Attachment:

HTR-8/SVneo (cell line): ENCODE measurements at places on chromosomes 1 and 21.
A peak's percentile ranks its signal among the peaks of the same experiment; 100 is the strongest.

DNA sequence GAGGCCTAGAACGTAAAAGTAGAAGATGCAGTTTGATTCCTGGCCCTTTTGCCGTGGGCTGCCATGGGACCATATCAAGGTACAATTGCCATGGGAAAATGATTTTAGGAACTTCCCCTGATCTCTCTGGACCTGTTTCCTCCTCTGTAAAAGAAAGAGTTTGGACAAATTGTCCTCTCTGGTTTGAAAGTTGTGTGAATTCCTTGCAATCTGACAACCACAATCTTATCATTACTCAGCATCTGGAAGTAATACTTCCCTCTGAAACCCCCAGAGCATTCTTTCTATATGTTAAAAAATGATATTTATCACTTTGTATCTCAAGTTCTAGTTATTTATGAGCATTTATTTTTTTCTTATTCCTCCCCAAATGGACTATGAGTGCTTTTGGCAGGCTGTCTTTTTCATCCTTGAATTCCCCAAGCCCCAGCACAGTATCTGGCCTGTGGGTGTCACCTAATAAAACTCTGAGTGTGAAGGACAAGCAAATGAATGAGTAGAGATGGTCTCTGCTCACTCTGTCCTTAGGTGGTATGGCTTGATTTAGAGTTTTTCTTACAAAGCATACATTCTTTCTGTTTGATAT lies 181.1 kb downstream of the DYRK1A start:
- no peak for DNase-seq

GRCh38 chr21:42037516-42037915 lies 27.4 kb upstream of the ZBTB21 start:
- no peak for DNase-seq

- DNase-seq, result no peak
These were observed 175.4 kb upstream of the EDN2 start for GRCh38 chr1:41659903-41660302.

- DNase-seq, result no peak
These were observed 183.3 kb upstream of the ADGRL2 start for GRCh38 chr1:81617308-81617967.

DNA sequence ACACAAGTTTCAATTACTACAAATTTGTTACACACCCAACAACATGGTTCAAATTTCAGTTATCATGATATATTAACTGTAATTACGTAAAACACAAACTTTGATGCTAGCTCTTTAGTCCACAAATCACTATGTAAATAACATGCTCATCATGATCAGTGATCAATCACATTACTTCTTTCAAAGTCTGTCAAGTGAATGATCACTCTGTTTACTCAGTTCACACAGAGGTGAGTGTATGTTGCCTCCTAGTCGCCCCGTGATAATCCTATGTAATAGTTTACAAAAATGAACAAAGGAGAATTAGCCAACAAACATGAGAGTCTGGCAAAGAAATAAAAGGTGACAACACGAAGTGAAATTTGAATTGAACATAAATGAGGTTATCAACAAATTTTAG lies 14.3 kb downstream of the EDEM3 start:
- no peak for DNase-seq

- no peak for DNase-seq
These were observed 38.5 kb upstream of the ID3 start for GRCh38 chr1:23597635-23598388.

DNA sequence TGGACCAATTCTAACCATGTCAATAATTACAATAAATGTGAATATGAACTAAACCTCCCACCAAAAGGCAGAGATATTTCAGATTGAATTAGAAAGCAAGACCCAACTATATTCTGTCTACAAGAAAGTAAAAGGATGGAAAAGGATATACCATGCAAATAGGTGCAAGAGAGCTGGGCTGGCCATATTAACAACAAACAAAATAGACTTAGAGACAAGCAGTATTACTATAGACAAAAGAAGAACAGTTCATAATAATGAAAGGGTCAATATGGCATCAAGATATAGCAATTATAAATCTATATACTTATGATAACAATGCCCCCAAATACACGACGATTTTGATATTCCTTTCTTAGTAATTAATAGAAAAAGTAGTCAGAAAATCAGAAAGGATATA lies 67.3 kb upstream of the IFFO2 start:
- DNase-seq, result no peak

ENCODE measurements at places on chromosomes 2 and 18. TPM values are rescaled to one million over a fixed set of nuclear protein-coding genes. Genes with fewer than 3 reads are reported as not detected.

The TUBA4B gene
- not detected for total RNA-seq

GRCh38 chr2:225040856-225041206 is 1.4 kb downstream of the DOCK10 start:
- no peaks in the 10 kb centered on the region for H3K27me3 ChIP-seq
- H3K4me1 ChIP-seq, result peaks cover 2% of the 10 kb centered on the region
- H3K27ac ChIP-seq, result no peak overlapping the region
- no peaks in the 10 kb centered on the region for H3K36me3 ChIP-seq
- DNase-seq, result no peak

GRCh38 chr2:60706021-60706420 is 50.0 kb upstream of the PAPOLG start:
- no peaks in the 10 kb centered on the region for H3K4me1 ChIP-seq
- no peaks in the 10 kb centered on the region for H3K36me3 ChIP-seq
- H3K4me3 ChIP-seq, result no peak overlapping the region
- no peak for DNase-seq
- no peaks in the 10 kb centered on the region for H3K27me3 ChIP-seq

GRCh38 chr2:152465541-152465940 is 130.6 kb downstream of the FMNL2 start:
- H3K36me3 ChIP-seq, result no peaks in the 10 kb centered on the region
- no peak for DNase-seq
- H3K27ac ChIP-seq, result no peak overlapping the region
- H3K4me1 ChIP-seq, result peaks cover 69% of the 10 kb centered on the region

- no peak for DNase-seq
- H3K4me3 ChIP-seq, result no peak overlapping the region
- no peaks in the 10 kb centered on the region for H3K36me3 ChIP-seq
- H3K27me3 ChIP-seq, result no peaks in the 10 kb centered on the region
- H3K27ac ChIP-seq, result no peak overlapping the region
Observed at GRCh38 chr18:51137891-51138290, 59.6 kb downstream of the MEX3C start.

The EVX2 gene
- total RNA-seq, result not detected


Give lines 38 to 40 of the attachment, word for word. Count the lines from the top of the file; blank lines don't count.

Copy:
- H3K4me3 ChIP-seq, result no peak overlapping the region
- no peaks in the 10 kb centered on the region for H3K36me3 ChIP-seq
- H3K27me3 ChIP-seq, result no peaks in the 10 kb centered on the region